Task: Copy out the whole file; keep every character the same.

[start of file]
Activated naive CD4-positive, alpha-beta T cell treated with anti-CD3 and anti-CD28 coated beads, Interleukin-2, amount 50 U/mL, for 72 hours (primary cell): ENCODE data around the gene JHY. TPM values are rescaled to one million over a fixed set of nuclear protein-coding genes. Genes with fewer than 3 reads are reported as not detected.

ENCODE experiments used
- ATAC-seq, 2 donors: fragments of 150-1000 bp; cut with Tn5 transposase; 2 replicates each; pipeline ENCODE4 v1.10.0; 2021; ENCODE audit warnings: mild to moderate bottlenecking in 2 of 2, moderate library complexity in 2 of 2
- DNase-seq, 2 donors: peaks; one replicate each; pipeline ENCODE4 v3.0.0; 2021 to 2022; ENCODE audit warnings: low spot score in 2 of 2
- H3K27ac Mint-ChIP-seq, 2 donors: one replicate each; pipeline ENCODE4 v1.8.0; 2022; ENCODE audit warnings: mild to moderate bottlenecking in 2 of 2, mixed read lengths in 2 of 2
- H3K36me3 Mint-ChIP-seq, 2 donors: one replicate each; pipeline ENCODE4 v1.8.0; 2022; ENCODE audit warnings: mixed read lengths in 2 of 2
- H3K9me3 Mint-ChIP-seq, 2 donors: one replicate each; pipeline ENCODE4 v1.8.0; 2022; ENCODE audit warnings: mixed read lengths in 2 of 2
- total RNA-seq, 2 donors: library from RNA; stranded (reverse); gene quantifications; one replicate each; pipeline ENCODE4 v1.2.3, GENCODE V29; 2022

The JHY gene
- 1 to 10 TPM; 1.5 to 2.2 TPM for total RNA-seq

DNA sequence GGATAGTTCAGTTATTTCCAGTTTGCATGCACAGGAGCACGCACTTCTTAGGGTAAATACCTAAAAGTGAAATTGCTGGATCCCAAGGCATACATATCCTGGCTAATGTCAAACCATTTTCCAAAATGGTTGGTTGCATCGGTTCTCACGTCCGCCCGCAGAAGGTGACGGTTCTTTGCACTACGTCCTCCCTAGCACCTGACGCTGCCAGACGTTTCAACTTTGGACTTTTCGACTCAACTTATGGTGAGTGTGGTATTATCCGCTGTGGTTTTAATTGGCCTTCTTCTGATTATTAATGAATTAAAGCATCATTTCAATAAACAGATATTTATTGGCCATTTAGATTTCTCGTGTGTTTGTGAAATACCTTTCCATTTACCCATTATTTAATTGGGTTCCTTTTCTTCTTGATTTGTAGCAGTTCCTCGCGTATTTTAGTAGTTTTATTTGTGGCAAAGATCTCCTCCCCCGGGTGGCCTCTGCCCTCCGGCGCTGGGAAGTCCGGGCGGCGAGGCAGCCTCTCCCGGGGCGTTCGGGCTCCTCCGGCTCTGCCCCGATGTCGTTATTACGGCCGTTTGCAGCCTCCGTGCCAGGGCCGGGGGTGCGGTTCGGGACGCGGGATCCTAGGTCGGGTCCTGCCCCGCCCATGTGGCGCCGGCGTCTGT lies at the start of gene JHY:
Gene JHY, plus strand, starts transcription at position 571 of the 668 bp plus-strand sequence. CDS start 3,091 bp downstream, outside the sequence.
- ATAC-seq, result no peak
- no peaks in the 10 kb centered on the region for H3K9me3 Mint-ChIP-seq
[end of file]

Activated naive CD4-positive, alpha-beta T cell treated with anti-CD3 and anti-CD28 coated beads, Interleukin-2, amount 50 U/mL, for 72 hours (primary cell): ENCODE data around the gene JHY. TPM values are rescaled to one million over a fixed set of nuclear protein-coding genes. Genes with fewer than 3 reads are reported as not detected.

ENCODE experiments used
- ATAC-seq, 2 donors: fragments of 150-1000 bp; cut with Tn5 transposase; 2 replicates each; pipeline ENCODE4 v1.10.0; 2021; ENCODE audit warnings: mild to moderate bottlenecking in 2 of 2, moderate library complexity in 2 of 2
- DNase-seq, 2 donors: peaks; one replicate each; pipeline ENCODE4 v3.0.0; 2021 to 2022; ENCODE audit warnings: low spot score in 2 of 2
- H3K27ac Mint-ChIP-seq, 2 donors: one replicate each; pipeline ENCODE4 v1.8.0; 2022; ENCODE audit warnings: mild to moderate bottlenecking in 2 of 2, mixed read lengths in 2 of 2
- H3K36me3 Mint-ChIP-seq, 2 donors: one replicate each; pipeline ENCODE4 v1.8.0; 2022; ENCODE audit warnings: mixed read lengths in 2 of 2
- H3K9me3 Mint-ChIP-seq, 2 donors: one replicate each; pipeline ENCODE4 v1.8.0; 2022; ENCODE audit warnings: mixed read lengths in 2 of 2
- total RNA-seq, 2 donors: library from RNA; stranded (reverse); gene quantifications; one replicate each; pipeline ENCODE4 v1.2.3, GENCODE V29; 2022

The JHY gene
- 1 to 10 TPM; 1.5 to 2.2 TPM for total RNA-seq

DNA sequence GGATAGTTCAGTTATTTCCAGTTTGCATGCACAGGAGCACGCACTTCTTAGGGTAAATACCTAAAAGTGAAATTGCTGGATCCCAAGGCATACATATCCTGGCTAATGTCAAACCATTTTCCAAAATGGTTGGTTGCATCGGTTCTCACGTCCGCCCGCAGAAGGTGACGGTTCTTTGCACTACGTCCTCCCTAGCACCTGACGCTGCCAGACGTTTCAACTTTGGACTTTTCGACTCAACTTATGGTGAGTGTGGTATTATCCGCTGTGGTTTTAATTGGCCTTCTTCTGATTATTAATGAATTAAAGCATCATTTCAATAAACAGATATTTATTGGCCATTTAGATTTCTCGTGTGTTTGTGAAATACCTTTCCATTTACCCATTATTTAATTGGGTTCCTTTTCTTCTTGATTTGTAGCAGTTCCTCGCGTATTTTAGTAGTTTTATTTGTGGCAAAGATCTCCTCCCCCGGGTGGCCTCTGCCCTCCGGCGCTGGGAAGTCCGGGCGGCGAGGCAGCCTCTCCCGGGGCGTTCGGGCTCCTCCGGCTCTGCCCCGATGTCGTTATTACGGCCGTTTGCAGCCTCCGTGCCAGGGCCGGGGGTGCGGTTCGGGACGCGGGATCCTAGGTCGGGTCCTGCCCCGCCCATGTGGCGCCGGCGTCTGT lies at the start of gene JHY:
Gene JHY, plus strand, starts transcription at position 571 of the 668 bp plus-strand sequence. CDS start 3,091 bp downstream, outside the sequence.
- ATAC-seq, result no peak
- no peaks in the 10 kb centered on the region for H3K9me3 Mint-ChIP-seq